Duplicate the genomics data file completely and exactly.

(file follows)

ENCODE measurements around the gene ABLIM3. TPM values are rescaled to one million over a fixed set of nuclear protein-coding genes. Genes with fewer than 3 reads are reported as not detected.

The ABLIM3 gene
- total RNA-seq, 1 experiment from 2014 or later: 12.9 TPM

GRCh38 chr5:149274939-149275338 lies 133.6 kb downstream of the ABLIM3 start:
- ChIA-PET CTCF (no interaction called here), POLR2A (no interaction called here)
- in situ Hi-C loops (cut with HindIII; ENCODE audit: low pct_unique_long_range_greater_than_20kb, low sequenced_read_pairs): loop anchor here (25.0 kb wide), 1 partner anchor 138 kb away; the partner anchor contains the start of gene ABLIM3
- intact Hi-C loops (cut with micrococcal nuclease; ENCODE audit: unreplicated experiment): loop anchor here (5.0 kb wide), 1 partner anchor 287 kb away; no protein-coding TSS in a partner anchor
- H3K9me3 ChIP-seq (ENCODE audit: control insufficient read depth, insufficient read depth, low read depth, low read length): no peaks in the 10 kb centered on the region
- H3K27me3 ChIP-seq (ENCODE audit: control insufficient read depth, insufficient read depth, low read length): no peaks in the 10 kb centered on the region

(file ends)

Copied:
ENCODE measurements around the gene ABLIM3. TPM values are rescaled to one million over a fixed set of nuclear protein-coding genes. Genes with fewer than 3 reads are reported as not detected.

The ABLIM3 gene
- total RNA-seq, 1 experiment from 2014 or later: 12.9 TPM

GRCh38 chr5:149274939-149275338 lies 133.6 kb downstream of the ABLIM3 start:
- ChIA-PET CTCF (no interaction called here), POLR2A (no interaction called here)
- in situ Hi-C loops (cut with HindIII; ENCODE audit: low pct_unique_long_range_greater_than_20kb, low sequenced_read_pairs): loop anchor here (25.0 kb wide), 1 partner anchor 138 kb away; the partner anchor contains the start of gene ABLIM3
- intact Hi-C loops (cut with micrococcal nuclease; ENCODE audit: unreplicated experiment): loop anchor here (5.0 kb wide), 1 partner anchor 287 kb away; no protein-coding TSS in a partner anchor
- H3K9me3 ChIP-seq (ENCODE audit: control insufficient read depth, insufficient read depth, low read depth, low read length): no peaks in the 10 kb centered on the region
- H3K27me3 ChIP-seq (ENCODE audit: control insufficient read depth, insufficient read depth, low read length): no peaks in the 10 kb centered on the region